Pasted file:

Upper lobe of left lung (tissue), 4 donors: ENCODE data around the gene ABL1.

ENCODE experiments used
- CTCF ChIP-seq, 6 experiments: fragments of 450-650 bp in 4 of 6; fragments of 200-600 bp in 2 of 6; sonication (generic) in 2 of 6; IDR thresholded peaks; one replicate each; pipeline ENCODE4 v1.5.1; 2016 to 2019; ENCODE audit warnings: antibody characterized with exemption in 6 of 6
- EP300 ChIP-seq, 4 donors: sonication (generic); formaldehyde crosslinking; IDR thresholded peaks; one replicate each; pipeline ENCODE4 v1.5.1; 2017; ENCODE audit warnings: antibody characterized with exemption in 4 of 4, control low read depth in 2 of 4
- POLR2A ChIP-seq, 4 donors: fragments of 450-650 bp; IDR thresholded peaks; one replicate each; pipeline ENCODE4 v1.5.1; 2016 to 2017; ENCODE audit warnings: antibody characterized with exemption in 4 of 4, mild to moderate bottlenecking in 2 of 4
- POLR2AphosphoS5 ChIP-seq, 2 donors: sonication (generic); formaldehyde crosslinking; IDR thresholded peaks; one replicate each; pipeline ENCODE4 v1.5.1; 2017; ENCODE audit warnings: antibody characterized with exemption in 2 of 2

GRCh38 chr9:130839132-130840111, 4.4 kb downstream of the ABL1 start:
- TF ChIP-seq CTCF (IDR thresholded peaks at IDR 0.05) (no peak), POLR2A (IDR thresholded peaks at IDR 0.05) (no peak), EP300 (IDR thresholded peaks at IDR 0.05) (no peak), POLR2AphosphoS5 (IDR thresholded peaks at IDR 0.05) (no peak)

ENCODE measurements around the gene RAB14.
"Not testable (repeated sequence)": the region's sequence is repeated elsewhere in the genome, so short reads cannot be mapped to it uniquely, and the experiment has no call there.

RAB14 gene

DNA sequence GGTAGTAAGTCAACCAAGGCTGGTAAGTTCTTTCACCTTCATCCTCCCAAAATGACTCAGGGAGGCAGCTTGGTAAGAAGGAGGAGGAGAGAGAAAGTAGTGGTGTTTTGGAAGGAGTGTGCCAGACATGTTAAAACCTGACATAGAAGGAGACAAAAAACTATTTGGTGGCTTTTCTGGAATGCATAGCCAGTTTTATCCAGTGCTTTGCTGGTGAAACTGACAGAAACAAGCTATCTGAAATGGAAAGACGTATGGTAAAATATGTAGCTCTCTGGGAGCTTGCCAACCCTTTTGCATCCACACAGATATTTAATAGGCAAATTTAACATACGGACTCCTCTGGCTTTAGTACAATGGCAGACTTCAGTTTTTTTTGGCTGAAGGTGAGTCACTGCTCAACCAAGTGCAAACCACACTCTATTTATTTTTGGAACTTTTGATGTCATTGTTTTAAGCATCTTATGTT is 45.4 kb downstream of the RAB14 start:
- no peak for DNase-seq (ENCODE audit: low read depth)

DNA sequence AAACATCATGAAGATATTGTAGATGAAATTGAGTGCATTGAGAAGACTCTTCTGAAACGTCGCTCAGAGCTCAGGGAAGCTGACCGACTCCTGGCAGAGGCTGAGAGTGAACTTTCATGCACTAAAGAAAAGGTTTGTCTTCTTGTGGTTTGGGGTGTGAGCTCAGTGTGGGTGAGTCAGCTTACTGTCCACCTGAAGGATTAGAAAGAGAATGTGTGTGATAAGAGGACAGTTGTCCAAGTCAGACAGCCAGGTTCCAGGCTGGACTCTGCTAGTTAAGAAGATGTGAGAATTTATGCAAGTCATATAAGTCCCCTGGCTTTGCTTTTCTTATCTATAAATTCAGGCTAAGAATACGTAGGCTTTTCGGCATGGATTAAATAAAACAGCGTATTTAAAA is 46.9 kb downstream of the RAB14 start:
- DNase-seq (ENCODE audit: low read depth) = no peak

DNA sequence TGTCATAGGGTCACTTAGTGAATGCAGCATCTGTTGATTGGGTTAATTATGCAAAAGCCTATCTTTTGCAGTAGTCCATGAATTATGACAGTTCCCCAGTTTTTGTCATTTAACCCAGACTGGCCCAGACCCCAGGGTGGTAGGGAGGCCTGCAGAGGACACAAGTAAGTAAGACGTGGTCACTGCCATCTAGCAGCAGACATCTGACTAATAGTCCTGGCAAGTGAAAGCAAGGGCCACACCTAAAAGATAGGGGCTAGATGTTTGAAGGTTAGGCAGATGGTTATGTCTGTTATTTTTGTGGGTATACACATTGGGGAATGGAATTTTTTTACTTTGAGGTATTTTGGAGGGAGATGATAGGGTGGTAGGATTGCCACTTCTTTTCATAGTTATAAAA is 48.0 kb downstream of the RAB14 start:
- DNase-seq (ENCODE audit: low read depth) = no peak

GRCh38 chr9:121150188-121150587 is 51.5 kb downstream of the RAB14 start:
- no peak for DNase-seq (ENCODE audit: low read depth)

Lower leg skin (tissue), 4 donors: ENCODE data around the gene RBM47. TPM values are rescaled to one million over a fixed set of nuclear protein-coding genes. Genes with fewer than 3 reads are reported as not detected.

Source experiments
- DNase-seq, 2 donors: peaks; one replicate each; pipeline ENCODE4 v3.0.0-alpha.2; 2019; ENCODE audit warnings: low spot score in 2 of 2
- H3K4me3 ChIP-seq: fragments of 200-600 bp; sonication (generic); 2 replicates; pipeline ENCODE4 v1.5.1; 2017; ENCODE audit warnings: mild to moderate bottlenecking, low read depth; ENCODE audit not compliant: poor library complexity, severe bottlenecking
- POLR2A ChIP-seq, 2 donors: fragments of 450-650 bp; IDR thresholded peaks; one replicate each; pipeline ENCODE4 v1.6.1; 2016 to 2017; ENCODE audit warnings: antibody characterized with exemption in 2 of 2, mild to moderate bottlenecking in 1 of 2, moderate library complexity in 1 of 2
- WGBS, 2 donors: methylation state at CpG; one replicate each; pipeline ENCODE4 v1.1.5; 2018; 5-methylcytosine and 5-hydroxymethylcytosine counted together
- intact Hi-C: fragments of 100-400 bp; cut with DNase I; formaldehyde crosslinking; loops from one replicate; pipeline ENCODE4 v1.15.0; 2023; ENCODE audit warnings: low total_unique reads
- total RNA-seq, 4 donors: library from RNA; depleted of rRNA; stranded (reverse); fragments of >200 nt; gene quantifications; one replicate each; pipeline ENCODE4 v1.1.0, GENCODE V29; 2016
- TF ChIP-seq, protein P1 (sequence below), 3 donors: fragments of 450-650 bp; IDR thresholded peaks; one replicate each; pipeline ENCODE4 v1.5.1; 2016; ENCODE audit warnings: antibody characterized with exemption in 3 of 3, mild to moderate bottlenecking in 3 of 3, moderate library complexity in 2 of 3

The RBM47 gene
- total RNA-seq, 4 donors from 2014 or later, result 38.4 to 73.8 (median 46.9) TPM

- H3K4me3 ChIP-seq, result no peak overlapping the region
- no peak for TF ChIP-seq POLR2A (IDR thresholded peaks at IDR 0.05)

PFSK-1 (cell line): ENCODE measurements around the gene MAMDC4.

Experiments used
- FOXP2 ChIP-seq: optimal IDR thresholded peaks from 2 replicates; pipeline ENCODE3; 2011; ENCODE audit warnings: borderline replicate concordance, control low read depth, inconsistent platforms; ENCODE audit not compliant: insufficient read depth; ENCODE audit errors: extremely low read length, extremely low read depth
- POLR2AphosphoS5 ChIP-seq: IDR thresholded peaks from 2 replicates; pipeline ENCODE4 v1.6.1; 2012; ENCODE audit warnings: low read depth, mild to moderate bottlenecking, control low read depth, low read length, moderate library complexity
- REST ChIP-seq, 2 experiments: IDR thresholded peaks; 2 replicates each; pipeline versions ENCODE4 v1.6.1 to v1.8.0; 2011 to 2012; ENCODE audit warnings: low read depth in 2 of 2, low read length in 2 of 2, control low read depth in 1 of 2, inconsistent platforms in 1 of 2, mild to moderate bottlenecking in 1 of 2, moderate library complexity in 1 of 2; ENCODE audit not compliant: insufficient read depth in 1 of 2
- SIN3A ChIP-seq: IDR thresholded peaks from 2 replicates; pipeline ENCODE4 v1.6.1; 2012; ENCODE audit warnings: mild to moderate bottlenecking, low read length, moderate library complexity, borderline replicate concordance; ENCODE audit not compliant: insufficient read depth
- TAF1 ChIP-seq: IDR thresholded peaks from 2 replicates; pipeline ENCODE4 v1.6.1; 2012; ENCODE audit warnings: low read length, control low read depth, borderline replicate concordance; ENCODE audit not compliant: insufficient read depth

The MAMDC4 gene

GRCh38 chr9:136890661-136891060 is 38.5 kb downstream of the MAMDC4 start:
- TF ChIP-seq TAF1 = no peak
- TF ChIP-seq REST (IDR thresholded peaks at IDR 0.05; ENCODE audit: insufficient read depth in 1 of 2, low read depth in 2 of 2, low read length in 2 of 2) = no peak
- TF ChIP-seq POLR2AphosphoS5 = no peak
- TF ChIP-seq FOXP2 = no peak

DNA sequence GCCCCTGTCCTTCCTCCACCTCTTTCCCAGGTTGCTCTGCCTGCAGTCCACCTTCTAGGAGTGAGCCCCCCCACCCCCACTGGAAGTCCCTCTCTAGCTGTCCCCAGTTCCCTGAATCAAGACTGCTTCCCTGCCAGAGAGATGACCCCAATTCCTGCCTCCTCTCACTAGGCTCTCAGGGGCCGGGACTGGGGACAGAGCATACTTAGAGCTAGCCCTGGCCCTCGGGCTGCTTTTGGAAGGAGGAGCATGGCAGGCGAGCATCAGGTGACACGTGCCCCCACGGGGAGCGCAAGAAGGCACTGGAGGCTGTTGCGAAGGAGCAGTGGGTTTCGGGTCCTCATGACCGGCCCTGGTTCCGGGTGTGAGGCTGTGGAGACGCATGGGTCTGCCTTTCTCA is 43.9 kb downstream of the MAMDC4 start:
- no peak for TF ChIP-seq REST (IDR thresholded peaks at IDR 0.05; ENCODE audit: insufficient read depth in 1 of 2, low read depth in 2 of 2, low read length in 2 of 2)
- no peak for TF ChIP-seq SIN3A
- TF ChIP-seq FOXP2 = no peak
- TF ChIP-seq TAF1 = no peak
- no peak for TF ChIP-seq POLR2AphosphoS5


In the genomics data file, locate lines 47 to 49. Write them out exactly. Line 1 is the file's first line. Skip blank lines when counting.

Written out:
- no peak for TF ChIP-seq REST (IDR thresholded peaks at IDR 0.05; ENCODE audit: insufficient read depth in 1 of 2, low read depth in 2 of 2, low read length in 2 of 2)
- no peak for TF ChIP-seq SIN3A
- TF ChIP-seq FOXP2 = no peak